Florida’s Crist making third run for governor, second as Democrat

The former GOP governor and current Democratic congressman is hoping to challenge Republican Gov. DeSantis next year

Rep. Charlie Crist, the former Republican governor of Florida turned House Democrat, on Tuesday announced his candidacy for governor, as he seeks for a second time to try and regain his old job steering the Sunshine State.

"Florida should be a place where hard work is rewarded, justice is equal, and opportunity is right in front of you. That's a Florida for all — and that's why I'm running for Governor," Crist wrote on Twitter as he launched his campaign.

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And in an accompanying video, Crist took aim at Republican Gov. Ron DeSantis, who’s running next year for a second term as Florida governor.

"Today Florida has a governor that’s only focused on his future, not yours," Crist claimed.

And he charged that "while COVID took the lives of 35,000 Floridians, DeSantis attacked doctors and scientists. He blocked health insurance for 800,000 Floridians, refusing to expand Medicaid. Denied unemployment benefits to women who were pregnant and handed out vaccines to his wealthy contributors while seniors were left waiting."

Crist also attacked DeSantis for "stripping away your voting rights. He’s against a $15 minimum wage. He doesn’t believe in background checks for guns, doesn’t believe in a woman’s right to choose, doesn’t listen, doesn’t care and unless you can write him a campaign check, you don’t exist."

The Republican Governors Association immediately took aim at Crist as a politician who wants to "abolish the electoral college, thanks God for Biden, Pelosi, and Schumer, and spent his time as a Democratic fundraiser trying to give socialists like AOC more power."

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Crist, a Republican state senator from 1993-1999, later served as Florida Education Commissioner and then Attorney General before being elected governor in 2006.

Instead of running for re-election in 2010, Crist ran for the open Senate seat in Florida. He was initially the front-runner in the GOP primary against then-former state House speaker Marco Rubio. But politically wounded by his support of then-President Obama’s stimulus package and his hugging of the president during a trip to Florida, Crist soon trailed Rubio in the polls.

Crist later dropped out of the Republican primary and ran for the Senate as an unaffiliated candidate. He came in a distant second to Rubio in the general election, with the Democratic candidate finishing third.

After becoming a Democrat, Crist unsuccessfully ran for his old job as governor in 2014, narrowly losing to GOP incumbent Gov. Rick Scott. Crist was elected to the House in 2016, winning re-election in 2018 and last November. He represents Florida’s 13th Congressional District, which includes St. Petersburg and Clearwater.

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Crist put video of the infamous Obama hug in his new launch video, as well as a clip of the then-president saying "I want to give a special thanks to your governor… Charlie Crist."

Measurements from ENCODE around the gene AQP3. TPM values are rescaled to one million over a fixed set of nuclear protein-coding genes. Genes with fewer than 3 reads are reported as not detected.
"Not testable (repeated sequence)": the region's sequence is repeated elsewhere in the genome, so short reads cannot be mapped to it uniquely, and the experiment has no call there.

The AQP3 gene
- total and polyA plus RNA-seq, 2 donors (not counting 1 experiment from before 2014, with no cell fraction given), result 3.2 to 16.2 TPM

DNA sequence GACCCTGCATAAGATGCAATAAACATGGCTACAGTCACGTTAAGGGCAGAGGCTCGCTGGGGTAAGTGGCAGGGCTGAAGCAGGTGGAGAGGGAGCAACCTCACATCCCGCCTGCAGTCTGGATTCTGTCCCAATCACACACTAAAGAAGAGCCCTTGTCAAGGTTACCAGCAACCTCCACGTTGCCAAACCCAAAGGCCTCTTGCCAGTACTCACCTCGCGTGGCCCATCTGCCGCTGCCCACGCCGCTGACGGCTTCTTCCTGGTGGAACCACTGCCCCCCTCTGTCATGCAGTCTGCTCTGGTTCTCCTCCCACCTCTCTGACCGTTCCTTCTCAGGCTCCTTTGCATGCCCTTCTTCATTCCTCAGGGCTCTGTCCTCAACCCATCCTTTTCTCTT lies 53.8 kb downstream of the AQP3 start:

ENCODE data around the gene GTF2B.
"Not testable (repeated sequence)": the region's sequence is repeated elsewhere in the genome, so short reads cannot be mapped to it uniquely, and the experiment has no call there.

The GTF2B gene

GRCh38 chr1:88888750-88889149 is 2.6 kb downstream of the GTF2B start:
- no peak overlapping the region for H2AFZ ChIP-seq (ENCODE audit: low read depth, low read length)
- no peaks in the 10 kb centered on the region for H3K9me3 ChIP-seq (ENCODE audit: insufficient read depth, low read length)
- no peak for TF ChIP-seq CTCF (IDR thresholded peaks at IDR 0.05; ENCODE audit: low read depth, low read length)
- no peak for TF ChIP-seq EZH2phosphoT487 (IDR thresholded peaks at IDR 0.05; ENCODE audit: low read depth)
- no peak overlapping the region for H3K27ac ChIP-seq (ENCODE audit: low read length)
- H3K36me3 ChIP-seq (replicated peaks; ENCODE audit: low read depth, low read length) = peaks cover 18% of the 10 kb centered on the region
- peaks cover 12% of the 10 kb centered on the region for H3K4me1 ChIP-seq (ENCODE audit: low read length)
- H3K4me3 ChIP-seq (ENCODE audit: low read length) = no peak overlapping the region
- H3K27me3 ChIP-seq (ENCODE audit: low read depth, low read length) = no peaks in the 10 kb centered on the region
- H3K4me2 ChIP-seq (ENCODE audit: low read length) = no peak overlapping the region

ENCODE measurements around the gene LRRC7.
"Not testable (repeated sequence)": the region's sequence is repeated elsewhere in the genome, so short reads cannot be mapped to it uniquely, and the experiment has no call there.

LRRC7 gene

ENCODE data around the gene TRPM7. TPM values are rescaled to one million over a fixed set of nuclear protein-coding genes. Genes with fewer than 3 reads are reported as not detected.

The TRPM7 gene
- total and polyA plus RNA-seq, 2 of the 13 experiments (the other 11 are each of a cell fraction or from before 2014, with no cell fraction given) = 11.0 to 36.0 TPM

RGA spokesperson Joanna Rodriguez charged that "the only thing about Charlie Crist that hasn’t changed since his last two runs for statewide office is that Florida still can’t trust Charlie."

And she argued that "Floridians have rejected Crist as a statewide candidate twice already, and whether it’s in the Democratic primary or the general they’ll do the same again this time."

Crist will make a formal announcement of his candidacy in a late Tuesday morning speech in The Deuces, an historic Black neighborhood Crist’s home base of Saint Petersburg.

In his video he touted that as governor he "got a lot done for Florida."

"We protected 27,000 acres of the Everglades, saved the jobs of 20,000 teachers, cut property taxes for our seniors, lower the cost of prescription drugs, expanded children’s health care with KidCare, restored voting rights for 150,000 Floridians who did their time and we pulled together to pull our state out of the Great Recession," Crist spotlighted.

And pointing to his work in Congress, he emphasized that "when COVID took hold in Florida, I took action in Congress: loans for small businesses that saved a million Florida jobs. We got stimulus checks, tax cuts, and new unemployment benefits. I worked with President Biden to get more vaccines in more arms and funding for our schools to get them open, safely."

Defeating DeSantis won’t be easy in a state where Democrats have suffered at the ballot box in recent years.  DeSantis won the governorship with a razor-thin victory in 2018, but then-President Donald Trump carried the state by three and a half points over now-President Biden last November.

 DeSantis, a Trump ally, has become very popular among conservatives in his home state and nationwide the past year for his resistance to lockdowns and COVID restrictions amid the coronavirus pandemic. He already raised a very large war chest for his 2022 re-election, and he’s also considered a potential 2024 GOP presidential hopeful.

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It’s also highly doubtful Crist will have the Democratic field to himself.

Agriculture Commissioner Nikki Fried, the only Democrat currently holding statewide office, is expected to soon launch her own gubernatorial campaign.

And Rep. Val Demings, who made history as Orlando’s first female police commissioner and who last summer was on Biden’s list of potential running mates, is also seriously mulling a bid for governor.